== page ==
Re: Re[2]: HTML Programming vs. PDF

Subject: Re: Re[2]: HTML Programming vs. PDF
From: Scott Gray <scotty -at- CM -dot- MATH -dot- UIUC -dot- EDU>
Date: Wed, 11 Mar 1998 12:58:33 -0600

We have reached the heart of the matter! Learning.

Rather than point out the possibilities of interactivity with my own
long and boring disertation about the topic, I would like to issue the
following challenge to my new friend Arlen and the good people on this

I have written an interactive guide to HTML and JavaScipt it's

The challenge is this: Find two beginners in HTML, people who have never
written a web page before. Send one of them to the grand daddy of all
HTML tutorials at

These are highly regarded tutorials and on just about everyone's list of
places to go learn about HTML.

Send the other person to
After about an hour or two, ask each of them to see their web page and
ask them how much they've learned and how much they enjoyed it.

Then please report your finding back at this list.


Scott Mills Gray
scotty -at- cm -dot- math -dot- uiuc -dot- edu

"I hear and I forget, I see and I remember, I do and I understand" --
Chinese proverb.

On Wed, 11 Mar 1998, Walker, Arlen P wrote:

> Actually if if stay away from JavaScript 1.2 then both Netscape and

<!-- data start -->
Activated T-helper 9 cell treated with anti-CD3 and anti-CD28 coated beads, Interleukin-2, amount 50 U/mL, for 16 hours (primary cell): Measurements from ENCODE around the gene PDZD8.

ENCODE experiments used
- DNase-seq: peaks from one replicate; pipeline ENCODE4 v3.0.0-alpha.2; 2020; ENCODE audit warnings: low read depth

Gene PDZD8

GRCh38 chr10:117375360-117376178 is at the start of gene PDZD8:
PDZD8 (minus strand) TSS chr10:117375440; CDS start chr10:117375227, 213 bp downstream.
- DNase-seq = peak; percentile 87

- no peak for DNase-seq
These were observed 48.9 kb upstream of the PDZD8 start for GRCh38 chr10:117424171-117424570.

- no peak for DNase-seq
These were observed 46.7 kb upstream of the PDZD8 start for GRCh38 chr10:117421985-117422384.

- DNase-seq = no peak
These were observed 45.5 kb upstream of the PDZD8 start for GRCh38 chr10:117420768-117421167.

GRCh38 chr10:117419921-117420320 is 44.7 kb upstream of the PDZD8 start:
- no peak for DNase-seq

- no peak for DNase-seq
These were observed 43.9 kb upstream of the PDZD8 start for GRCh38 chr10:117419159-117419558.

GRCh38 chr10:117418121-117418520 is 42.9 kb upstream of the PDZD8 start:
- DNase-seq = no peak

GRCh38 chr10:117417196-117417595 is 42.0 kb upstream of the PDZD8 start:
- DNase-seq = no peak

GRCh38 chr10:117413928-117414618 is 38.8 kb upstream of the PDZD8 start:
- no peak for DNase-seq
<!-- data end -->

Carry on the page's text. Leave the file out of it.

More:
> MSIE work with JavaScript.
> Not quite. But you do have a good chance of getting the script to work in
> both. There are still differences in the functions each supports, as well
> as some syntax differences. But a determined scripter can work around those
> differences.
> Oh yes, Im sure they would they would rather go about reading page
> after page of written documentation rather than having a dredfully
> rich and interactive lesson where they actually LEARN something.
> Gee, I wonder how anyone managed to learn anything before multimedia tools
> were invented. It couldn't have been by *reading* now, could it?
> Sorry about the sarcasm there, but your comment makes the assumption that
> one can't learn anything by reading. As with most things, this varies by
> individual, and I also suspect it has far more to do with the design and
> organization of the lesson than the medium used to deliver it. I've seen no
> shortage of badly designed examples of both.
> We all know that efficiency of production is much more important than
> the users efficency in understanding and learning don't we?
> Scott, get real. Both are important. If the production isn't effcient, then
> either the company goes out of business and therefore the users are
> deprived
> of the opportunity to learn, or the lessons are so expensive that no one
> pays for them, so no one learns from them.
> Let go of the idea that there's only one way to teach a subject. That idea
> went out with Maxwell Taylor's old school of Scientific Management. A well-
> designed lesson will teach; a poorly-designed one will not. Beyond that
> it's
> all noise.
> Have fun,
> Arlen
> Chief Managing Director In Charge, Department of Redundancy Department
> DNRC 224
> Arlen -dot- P -dot- Walker -at- JCI -dot- Com
> ----------------------------------------------
> In God we trust; all others must provide data.
> ----------------------------------------------
> Opinions expressed are mine and mine alone.
> If JCI had an opinion on this, they'd hire someone else to deliver it.

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